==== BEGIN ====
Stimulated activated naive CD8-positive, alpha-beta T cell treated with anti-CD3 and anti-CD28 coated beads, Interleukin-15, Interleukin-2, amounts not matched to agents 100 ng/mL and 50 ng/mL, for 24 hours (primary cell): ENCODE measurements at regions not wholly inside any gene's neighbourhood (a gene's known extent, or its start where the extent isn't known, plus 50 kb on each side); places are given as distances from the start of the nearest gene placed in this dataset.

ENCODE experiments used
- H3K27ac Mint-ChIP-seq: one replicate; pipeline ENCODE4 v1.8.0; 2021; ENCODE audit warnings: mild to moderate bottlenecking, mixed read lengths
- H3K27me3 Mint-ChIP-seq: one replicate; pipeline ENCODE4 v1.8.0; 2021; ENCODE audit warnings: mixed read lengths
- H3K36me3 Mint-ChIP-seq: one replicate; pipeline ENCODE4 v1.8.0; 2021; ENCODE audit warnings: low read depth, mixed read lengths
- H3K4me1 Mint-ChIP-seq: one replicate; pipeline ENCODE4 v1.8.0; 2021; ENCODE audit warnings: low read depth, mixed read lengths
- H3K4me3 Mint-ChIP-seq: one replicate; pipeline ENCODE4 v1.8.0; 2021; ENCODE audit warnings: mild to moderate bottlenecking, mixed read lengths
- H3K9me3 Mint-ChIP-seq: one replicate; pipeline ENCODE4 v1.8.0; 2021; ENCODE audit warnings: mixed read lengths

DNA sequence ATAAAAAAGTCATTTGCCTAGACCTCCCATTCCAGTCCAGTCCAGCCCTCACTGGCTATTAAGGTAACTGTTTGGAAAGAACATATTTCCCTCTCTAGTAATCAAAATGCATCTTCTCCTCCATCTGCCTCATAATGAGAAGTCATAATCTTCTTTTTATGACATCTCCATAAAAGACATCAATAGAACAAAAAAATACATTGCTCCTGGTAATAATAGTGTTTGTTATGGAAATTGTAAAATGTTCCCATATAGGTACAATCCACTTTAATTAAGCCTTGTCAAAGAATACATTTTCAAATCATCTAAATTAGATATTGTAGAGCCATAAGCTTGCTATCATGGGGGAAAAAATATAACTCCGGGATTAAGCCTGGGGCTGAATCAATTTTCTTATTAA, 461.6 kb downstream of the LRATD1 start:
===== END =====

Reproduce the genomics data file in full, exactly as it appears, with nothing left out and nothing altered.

Stimulated activated naive CD8-positive, alpha-beta T cell treated with anti-CD3 and anti-CD28 coated beads, Interleukin-15, Interleukin-2, amounts not matched to agents 100 ng/mL and 50 ng/mL, for 24 hours (primary cell): ENCODE measurements at regions not wholly inside any gene's neighbourhood (a gene's known extent, or its start where the extent isn't known, plus 50 kb on each side); places are given as distances from the start of the nearest gene placed in this dataset.

ENCODE experiments used
- H3K27ac Mint-ChIP-seq: one replicate; pipeline ENCODE4 v1.8.0; 2021; ENCODE audit warnings: mild to moderate bottlenecking, mixed read lengths
- H3K27me3 Mint-ChIP-seq: one replicate; pipeline ENCODE4 v1.8.0; 2021; ENCODE audit warnings: mixed read lengths
- H3K36me3 Mint-ChIP-seq: one replicate; pipeline ENCODE4 v1.8.0; 2021; ENCODE audit warnings: low read depth, mixed read lengths
- H3K4me1 Mint-ChIP-seq: one replicate; pipeline ENCODE4 v1.8.0; 2021; ENCODE audit warnings: low read depth, mixed read lengths
- H3K4me3 Mint-ChIP-seq: one replicate; pipeline ENCODE4 v1.8.0; 2021; ENCODE audit warnings: mild to moderate bottlenecking, mixed read lengths
- H3K9me3 Mint-ChIP-seq: one replicate; pipeline ENCODE4 v1.8.0; 2021; ENCODE audit warnings: mixed read lengths

DNA sequence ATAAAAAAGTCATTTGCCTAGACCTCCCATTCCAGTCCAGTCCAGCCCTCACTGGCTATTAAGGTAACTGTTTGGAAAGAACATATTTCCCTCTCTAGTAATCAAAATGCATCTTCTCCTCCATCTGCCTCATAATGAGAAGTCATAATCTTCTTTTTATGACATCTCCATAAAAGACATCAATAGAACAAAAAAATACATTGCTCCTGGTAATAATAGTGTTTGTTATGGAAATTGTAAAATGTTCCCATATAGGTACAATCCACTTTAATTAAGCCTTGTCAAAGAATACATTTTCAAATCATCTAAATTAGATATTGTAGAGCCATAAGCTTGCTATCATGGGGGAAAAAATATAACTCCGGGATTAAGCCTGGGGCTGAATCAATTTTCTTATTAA, 461.6 kb downstream of the LRATD1 start: